If you are a Georgia resident with Medicare and are looking for ways to save on the ever-increasing cost of medications next year, you’re not alone. About 38 percent of the seniors with Medicare in Georgia choose to purchase a prescription drug plan to help make medications more affordable.

If you are one of them, you know that choosing the plan that’s best for you can seem daunting at first, so familiarizing yourself with how Part D plans work is essential.

First, compare how much you can expect to pay as you go through the “four stages” of a plan’s coverage, as the cost of your prescriptions will increase or decrease depending on the phase you are in. Then, find experts that can help you make an informed decision about the plan that will work best for you and take time to learn how the changes happening in 2020 will impact your bottom line.

Read on for a brief summary of the changes that will affect each stage of coverage next year.

Deductible Stage: You may need to pay more before your plan kicks in.

A deductible is an amount you need to pay before your plan starts paying its share of the cost. Next year, the deductible could be as high as $435. That’s an increase of $20 from 2019.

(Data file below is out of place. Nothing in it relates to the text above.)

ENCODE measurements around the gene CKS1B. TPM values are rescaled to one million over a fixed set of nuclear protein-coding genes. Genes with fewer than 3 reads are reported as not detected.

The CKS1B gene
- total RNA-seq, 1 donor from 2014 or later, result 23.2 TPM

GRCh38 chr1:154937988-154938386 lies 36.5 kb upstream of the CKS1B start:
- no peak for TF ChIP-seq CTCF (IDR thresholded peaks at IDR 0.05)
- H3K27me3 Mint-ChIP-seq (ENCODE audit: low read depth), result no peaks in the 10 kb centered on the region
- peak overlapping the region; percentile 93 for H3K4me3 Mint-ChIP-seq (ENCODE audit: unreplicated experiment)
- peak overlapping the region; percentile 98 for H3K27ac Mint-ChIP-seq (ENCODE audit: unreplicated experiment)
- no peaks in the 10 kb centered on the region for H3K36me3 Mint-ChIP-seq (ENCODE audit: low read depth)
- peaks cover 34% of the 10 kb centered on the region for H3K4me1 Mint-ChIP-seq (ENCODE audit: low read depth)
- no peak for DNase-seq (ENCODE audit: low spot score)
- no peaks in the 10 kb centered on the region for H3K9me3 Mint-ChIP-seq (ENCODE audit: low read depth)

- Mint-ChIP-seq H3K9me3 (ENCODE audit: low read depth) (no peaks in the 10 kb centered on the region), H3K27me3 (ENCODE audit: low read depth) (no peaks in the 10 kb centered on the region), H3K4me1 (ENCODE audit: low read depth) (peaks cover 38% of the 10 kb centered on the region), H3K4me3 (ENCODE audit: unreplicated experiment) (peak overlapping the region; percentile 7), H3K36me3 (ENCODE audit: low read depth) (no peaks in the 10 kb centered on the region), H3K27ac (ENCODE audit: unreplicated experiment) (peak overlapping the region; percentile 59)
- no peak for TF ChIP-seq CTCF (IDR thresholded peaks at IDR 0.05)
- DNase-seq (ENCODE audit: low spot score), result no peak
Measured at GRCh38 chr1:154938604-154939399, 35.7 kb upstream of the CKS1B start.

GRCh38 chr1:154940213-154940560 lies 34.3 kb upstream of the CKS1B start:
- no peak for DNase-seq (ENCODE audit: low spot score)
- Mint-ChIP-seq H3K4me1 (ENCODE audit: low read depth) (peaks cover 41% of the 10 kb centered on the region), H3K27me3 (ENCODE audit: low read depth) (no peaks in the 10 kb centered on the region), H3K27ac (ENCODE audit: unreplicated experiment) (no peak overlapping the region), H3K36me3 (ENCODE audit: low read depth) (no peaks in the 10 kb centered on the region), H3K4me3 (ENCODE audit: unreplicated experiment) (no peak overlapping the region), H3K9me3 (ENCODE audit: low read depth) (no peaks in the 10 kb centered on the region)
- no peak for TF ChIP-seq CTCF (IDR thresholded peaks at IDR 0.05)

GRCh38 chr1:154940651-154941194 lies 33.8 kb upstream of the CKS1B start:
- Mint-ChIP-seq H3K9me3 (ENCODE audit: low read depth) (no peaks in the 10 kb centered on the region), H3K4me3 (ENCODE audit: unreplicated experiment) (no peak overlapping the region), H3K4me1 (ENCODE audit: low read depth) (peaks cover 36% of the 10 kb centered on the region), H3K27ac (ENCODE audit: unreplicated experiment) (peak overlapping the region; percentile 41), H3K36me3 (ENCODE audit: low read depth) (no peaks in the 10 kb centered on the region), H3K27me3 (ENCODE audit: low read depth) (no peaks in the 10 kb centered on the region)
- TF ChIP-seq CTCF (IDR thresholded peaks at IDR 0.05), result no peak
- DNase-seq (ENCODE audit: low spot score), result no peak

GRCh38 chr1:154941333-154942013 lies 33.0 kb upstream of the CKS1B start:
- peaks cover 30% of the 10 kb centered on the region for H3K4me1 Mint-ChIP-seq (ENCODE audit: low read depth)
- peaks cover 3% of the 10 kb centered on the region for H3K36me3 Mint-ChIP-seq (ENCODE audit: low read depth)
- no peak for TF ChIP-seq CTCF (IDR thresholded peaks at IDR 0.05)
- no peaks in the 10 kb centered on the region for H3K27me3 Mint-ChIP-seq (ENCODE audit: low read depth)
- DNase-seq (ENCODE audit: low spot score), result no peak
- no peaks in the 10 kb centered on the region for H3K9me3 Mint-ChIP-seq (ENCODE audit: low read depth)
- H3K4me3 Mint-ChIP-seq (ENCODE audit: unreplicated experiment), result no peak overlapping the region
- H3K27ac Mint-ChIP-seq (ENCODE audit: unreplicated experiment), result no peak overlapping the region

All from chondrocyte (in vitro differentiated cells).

Initial Coverage Stage: Your plan may cover more of the cost before you reach the “Donut Hole.”

During this stage, you pay a set amount for your medications. Your plan covers the difference. In 2020, plans may cover up to $4,020. That’s an increase of $200 from 2019.

Coverage Gap Stage: You will receive higher discounts for branded and generic medications.

You will receive a 75 percent discount when purchasing a brand-name medication. For example, if your medication costs $100, you will only pay $25. If you need a generic, you will never pay more than 25 percent of the total cost of the drug. In 2020, you will remain in this stage until the total cost of your medications is $6,350.

Catastrophic Stage: You will only have to pay a minimum amount.

Once you reach this stage, your costs will remain the same through the year. During this stage, you pay $8.95 for brand-name drugs and $3.60 for generics, or 5 percent of retail costs, whichever is higher.

Next Steps

If you are currently enrolled in a Part D plan, be sure to check the Annual Notice of Changes (ANOC) mailed by your plan. The ANOC details how these and other 2020 changes may impact your wallet next year. You can also go to roadmapformedicare.com for more detailed information about these changes, where you’ll find a free easy-to-use tool that will help you compare plans and choose the one that works best for you.

Don’t let Open Enrollment pass you by. Compare plans now and choose the one that best fits your needs and budget – this may save you money next year.

(Photo: NNPA)
(Photo: NNPA)

Leave a comment

Your email address will not be published. Required fields are marked *